Friday, April 10, 2015

Politics are Local Like You!

My guess is this month’s issue of The Newsletter from the GCSA of New England could be called the “Advocacy Issue.”  With the chapter coming off of the first-ever Massachusetts Golf Day on Beacon Hill, and follow-up visits with legislators in conjunction with Ag Day, the GCSANE has engaged in some heavy hitting government relations work.  With a quick recap of high school civics, I will remind you that government has federal, state, and local levels.  GCSANE has put a big fat check mark next to the “state” level this past month.  GCSAA will assist all members in knocking the federal level off the check list on April 15 at National Golf Day with the We Are Golf coalition. 
What about the local level?  Remember the old adage that states “All politics are local”? This was no more evident than at Mass. Golf Day, when I was engaged in a conversation with Christopher Yancich, legislative aide for Rep. Jeffrey Roy of Franklin.  As luck would have it, we had a superintendent from Franklin in the house -- Michael Luccini, CGCS, from Franklin Country Club.  We were able to put the two of them together and it was magic, or at least very productive.  It turns out Rep. Roy is an avid golfer, Yancich plays recreationally and wishes he was better. But more importantly Yancich and Luccini had mutual acquaintances with people who worked at FCC and also talked about the property.  Luccini was encouraged to reach out to Rep. Roy’s office for any issue that the golf industry might need assistance with.  This one interaction could develop a real, local connection that can assist in creating beneficial relationships for the golf industry should future needs arise. 
Consider the following information:

We Are Golf (National)
       465 Million Rounds Played
       $68.8 Billion Annual Impact
        Supporting 2 Million Jobs
ü  $55.6 Billion from U.S. Jobs
       143,000 Charitable Events Annually
ü  12 Million Participants
ü  $3.9 Billion Annual Impact
Massachusetts State Golf Day (State)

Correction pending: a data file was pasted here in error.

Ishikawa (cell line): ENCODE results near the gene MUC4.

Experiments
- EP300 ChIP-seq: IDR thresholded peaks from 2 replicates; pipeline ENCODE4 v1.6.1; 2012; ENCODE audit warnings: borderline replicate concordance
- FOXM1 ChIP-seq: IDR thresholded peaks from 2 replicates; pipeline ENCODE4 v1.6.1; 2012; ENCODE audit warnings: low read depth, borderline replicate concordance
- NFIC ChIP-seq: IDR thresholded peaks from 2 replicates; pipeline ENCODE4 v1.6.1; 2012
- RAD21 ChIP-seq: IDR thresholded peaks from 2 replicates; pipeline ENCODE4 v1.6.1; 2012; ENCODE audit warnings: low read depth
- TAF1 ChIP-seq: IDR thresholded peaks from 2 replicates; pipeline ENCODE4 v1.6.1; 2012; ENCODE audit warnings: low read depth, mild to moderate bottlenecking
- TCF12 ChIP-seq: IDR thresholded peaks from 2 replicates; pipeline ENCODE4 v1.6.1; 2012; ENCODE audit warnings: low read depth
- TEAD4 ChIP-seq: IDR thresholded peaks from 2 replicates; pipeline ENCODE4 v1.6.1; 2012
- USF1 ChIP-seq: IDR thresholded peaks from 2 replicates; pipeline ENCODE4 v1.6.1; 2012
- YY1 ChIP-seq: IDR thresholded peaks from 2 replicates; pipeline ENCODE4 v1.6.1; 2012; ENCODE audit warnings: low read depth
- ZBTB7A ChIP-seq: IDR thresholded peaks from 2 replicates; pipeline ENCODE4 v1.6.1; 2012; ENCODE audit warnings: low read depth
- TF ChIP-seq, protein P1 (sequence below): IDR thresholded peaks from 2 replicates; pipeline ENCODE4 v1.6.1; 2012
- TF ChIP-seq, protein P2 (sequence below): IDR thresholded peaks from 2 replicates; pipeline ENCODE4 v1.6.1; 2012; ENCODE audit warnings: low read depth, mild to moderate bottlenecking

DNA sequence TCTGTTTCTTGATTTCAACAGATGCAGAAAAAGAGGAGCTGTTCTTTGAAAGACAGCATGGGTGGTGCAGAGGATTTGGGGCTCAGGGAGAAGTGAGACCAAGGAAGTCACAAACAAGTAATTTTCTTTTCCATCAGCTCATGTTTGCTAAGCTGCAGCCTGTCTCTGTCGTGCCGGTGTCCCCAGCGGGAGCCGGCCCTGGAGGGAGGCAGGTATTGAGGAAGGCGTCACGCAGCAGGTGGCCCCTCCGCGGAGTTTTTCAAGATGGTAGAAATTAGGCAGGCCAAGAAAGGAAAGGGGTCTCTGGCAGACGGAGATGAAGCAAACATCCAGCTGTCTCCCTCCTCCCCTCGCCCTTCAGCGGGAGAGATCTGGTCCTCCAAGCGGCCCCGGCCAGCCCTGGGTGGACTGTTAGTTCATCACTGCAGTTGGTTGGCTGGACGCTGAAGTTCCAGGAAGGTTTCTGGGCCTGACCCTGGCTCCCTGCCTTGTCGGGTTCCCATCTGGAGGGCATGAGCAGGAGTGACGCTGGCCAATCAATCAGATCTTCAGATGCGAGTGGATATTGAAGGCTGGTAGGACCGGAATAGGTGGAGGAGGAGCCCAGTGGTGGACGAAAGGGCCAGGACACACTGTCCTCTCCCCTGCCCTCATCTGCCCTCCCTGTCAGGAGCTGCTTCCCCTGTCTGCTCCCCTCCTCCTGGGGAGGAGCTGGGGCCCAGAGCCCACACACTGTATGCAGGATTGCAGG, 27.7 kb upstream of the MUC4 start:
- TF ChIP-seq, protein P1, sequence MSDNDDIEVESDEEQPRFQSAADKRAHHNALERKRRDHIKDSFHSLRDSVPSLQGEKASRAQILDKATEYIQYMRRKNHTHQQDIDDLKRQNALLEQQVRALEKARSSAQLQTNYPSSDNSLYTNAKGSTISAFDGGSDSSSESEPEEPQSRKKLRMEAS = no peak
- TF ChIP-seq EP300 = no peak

$2.7 Billion – Total economic impact of golf in Mass., including direct, indirect and induced impacts.
• $1.7 Million – Total size of the Bay State golf economy.
·         Nearly 25,500 Massachusetts jobs.
ü  $796.8 Million – Total wage income
• $74.3 Million – Total amount of charitable giving attributed to golf in Massachusetts.

What your facility or company contributes matters to your local legislator too.  Can you fill in the blanks?

Your Facility Here (Local)

·         ______ Rounds Played

·         ______Total revenue generated

·         ______Number of Jobs

ü  ________Total wage income

·         ______Number of charitable events

ü  ________Total number of charitable participants

Mother Nature has dealt the Northeast region another long and arduous winter.  Rest assured, the public will again know the grass might not be greener on the other side of the fence, but it certainly is on the other side of Rae’s Creek.  As the Masters brings our industry into focus, be sure you are focused on the impact your golf facility, or even golf related company, provides to the local economy.  Make sure your members and customers know as well.  With national, state, and local efforts educating legislators we all stand a better chance of changing misperceptions of our industry into the reality that golf is good.

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